My price target for Cell Therapeutics: 20 to 30 cents a share. Keith S. writes, "I would greatly appreciate it and it would lend more to your credibility as a financial journalist if you disclosed your position and TheStreet.com's positions on these companies you like to slam. Would you care to comment on that?" I've gone over this many times in the past, but once more won't hurt. I don't own individual stocks. I don't short individual stocks. I'm not invested in any investment partnerships or funds that own or short individual stocks. You can read TheStreet.com's conflict of interest policy for employees (of which I am one) right here. I've received many emails from people claiming that because traders like Tim Sykes appear on our site talking about shorting stocks like Hemispherx Biopharma ( HEB) or Cell Therapeutics, this proves either TheStreet.com or I am purposefully manipulating stocks for personal gain. Not true. TheStreet.com, as a company, doesn't take positions in stocks. Sykes is an outside columnist, or contributor, to TheStreet.com, which means he is not employed by the company and is therefore not covered under our conflict of interest rules. What all outside contributors to TheStreet.com must do, including Sykes, is disclose his stock holdings, long or short, whenever he writes for us, or appears in a video. And for the record, I've never met Sykes, never spoken with him, never exchanged emails with him. The only way Sykes and I are collaborating is if he's teleporting his thoughts and stock recommendations into my head while I sleep.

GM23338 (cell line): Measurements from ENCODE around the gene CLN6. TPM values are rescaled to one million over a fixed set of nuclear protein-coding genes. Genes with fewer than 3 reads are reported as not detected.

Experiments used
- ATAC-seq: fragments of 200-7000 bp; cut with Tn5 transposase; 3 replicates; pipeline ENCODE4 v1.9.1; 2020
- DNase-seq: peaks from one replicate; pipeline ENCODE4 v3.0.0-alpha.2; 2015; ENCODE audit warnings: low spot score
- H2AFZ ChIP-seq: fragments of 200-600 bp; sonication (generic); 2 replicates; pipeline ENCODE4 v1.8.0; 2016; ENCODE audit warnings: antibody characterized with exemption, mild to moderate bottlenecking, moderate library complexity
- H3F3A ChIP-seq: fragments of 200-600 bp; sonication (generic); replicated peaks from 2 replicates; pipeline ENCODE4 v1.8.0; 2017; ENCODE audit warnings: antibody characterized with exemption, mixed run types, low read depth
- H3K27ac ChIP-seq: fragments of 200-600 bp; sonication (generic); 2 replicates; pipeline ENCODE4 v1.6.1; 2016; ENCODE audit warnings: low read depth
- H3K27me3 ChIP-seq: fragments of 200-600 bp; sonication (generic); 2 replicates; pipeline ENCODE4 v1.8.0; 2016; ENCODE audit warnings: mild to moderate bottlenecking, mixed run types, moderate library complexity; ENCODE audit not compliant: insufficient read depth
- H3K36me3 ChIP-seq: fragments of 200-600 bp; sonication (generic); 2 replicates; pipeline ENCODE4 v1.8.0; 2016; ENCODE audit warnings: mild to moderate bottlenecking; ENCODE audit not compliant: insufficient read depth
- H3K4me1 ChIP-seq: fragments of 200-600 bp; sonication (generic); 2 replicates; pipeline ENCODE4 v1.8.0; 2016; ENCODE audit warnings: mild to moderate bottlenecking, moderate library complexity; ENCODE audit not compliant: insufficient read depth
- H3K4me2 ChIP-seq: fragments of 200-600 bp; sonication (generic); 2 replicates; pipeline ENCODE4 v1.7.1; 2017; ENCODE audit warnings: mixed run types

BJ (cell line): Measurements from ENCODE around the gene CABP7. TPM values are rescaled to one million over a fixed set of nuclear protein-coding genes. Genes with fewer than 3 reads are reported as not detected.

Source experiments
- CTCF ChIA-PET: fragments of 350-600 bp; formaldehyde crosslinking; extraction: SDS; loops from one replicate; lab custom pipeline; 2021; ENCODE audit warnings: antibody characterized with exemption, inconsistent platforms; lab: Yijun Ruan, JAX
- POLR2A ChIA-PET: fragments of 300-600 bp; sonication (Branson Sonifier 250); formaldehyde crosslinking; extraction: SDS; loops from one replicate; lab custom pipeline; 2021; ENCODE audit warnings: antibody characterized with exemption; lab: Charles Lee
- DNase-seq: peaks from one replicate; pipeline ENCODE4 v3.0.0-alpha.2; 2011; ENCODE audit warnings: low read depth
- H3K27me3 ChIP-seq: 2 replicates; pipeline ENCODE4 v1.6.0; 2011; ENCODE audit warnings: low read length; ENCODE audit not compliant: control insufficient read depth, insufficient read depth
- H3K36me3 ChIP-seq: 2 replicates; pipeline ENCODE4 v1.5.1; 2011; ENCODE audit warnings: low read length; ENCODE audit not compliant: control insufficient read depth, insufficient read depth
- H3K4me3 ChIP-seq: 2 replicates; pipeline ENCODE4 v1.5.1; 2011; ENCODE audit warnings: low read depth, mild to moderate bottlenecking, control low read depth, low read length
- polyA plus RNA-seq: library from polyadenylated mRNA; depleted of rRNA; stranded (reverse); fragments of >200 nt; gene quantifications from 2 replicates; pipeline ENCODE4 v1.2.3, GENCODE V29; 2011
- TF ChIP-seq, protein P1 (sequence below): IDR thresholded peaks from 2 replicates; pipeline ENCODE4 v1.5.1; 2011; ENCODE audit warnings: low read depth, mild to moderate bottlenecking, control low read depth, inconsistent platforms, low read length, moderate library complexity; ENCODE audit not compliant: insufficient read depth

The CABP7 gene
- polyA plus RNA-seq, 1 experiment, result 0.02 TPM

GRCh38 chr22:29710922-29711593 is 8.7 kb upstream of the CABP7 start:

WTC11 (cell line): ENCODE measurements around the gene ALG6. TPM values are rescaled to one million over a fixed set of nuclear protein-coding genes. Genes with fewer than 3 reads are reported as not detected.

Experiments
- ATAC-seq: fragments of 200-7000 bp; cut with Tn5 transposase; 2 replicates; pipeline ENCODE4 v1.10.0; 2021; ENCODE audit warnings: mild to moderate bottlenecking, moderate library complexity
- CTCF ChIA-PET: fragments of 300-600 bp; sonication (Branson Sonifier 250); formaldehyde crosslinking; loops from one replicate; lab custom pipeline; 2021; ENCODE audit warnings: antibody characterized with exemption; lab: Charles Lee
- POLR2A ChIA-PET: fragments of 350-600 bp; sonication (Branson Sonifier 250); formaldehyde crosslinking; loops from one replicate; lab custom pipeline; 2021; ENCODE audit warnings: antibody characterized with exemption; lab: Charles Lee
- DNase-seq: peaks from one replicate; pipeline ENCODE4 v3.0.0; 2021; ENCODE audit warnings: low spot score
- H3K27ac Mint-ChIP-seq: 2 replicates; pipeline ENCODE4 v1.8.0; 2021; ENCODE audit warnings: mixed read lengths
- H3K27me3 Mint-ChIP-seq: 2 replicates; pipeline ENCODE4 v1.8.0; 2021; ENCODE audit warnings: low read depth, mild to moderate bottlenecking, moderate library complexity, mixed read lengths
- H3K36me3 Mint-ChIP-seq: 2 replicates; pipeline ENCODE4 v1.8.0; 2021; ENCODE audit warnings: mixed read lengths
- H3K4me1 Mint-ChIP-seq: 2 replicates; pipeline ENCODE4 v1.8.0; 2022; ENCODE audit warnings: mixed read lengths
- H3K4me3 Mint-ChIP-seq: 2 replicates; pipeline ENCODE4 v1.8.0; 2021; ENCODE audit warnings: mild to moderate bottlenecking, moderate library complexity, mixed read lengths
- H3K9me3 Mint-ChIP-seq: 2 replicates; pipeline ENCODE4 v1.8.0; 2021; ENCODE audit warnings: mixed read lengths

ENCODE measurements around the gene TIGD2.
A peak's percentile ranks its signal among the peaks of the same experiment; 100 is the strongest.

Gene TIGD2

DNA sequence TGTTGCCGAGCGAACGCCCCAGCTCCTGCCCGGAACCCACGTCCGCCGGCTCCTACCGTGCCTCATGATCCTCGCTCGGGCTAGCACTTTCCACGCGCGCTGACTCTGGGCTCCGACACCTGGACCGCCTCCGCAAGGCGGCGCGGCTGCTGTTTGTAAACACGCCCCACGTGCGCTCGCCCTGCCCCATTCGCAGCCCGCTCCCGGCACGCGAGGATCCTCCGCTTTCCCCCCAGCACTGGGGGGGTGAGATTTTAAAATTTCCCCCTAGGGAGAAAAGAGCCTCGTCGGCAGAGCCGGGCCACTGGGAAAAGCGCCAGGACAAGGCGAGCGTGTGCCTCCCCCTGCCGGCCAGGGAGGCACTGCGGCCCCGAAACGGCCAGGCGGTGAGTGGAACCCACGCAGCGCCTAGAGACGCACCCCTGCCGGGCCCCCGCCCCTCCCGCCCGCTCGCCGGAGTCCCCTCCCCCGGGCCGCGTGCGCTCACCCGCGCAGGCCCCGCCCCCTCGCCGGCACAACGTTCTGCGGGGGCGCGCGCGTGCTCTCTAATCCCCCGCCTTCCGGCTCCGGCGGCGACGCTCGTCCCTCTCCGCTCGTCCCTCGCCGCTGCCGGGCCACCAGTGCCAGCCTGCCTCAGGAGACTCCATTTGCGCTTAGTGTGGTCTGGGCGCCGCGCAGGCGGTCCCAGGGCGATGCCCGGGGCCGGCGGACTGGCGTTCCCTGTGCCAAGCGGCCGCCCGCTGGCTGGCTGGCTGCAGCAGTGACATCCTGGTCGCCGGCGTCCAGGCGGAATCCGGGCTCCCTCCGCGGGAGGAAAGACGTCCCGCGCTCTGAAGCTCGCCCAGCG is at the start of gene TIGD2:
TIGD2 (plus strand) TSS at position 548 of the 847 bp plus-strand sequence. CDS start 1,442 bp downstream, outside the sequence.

These disclosures may disappoint the conspiracy theorists out there, but the truth is the truth. This week's column concerning the stem-cell infrastructure deal between Geron ( GERN) and the health care unit of General Electric ( GE) sparked a heavy dose of email. From Mick M.: "You must be willing to commit career suicide. GE owns CNBC who your boss works for. GE and Geron are now partners. You just bashed the company your parent company is working with. Best of luck with that." And John C. writes, "You are certainly clear in your bias to be short Geron. I guess you have not been a student of the biotech industry too long. I have over 20 years covering the biotech industry and it is utterly irresponsible to make such erroneous and inflammatory statements about a company. You should know better." To address Mick's point, my boss works for TheStreet.com, which has nothing to do with GE. The chairman of TheStreet.com, Jim Cramer, also works for CNBC, which is owned by GE. If you think Cramer is going to worry about me writing skeptically about a partner of a unit of GE, then you clearly don't know Cramer. As for John, perhaps he's been covering biotech too long because he sounds like a homer. I've been following Geron for a long time, too, but I've never actually witnessed the company accomplish much of anything. That's certainly true when it comes to creating shareholder value (relative to the hundreds of millions of dollars of investor cash spent so far).
If and when Geron produces real clinical data instead of hyped-up nonsense, I'll change my tune. Until that time, I consider the company a stock to avoid or short, depending on circumstances.